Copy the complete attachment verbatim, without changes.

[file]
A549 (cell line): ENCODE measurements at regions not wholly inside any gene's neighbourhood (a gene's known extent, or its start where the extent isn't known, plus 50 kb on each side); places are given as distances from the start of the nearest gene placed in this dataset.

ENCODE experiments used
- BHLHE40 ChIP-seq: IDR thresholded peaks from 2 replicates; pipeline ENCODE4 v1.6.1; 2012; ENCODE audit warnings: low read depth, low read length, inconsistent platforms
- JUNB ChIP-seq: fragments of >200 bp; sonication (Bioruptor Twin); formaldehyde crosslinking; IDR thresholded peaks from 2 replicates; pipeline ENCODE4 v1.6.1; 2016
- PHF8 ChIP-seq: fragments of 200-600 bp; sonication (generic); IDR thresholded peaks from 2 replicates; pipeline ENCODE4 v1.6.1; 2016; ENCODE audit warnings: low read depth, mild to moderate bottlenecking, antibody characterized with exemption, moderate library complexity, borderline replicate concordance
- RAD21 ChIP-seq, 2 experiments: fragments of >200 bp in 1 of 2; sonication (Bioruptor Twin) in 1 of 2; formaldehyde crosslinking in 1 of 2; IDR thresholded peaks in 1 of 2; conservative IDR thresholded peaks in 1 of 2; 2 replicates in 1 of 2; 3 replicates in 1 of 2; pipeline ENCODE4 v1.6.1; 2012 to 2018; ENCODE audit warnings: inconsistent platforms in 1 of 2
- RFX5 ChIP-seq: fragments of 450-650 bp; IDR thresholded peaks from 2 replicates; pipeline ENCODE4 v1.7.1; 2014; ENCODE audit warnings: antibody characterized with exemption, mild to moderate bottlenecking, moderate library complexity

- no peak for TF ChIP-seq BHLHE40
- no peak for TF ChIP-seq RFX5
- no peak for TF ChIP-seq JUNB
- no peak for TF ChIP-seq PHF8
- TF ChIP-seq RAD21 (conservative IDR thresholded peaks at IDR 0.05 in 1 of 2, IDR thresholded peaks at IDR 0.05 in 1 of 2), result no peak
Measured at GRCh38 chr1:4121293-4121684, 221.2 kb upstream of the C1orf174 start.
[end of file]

A549 (cell line): ENCODE measurements at regions not wholly inside any gene's neighbourhood (a gene's known extent, or its start where the extent isn't known, plus 50 kb on each side); places are given as distances from the start of the nearest gene placed in this dataset.

ENCODE experiments used
- BHLHE40 ChIP-seq: IDR thresholded peaks from 2 replicates; pipeline ENCODE4 v1.6.1; 2012; ENCODE audit warnings: low read depth, low read length, inconsistent platforms
- JUNB ChIP-seq: fragments of >200 bp; sonication (Bioruptor Twin); formaldehyde crosslinking; IDR thresholded peaks from 2 replicates; pipeline ENCODE4 v1.6.1; 2016
- PHF8 ChIP-seq: fragments of 200-600 bp; sonication (generic); IDR thresholded peaks from 2 replicates; pipeline ENCODE4 v1.6.1; 2016; ENCODE audit warnings: low read depth, mild to moderate bottlenecking, antibody characterized with exemption, moderate library complexity, borderline replicate concordance
- RAD21 ChIP-seq, 2 experiments: fragments of >200 bp in 1 of 2; sonication (Bioruptor Twin) in 1 of 2; formaldehyde crosslinking in 1 of 2; IDR thresholded peaks in 1 of 2; conservative IDR thresholded peaks in 1 of 2; 2 replicates in 1 of 2; 3 replicates in 1 of 2; pipeline ENCODE4 v1.6.1; 2012 to 2018; ENCODE audit warnings: inconsistent platforms in 1 of 2
- RFX5 ChIP-seq: fragments of 450-650 bp; IDR thresholded peaks from 2 replicates; pipeline ENCODE4 v1.7.1; 2014; ENCODE audit warnings: antibody characterized with exemption, mild to moderate bottlenecking, moderate library complexity

- no peak for TF ChIP-seq BHLHE40
- no peak for TF ChIP-seq RFX5
- no peak for TF ChIP-seq JUNB
- no peak for TF ChIP-seq PHF8
- TF ChIP-seq RAD21 (conservative IDR thresholded peaks at IDR 0.05 in 1 of 2, IDR thresholded peaks at IDR 0.05 in 1 of 2), result no peak
Measured at GRCh38 chr1:4121293-4121684, 221.2 kb upstream of the C1orf174 start.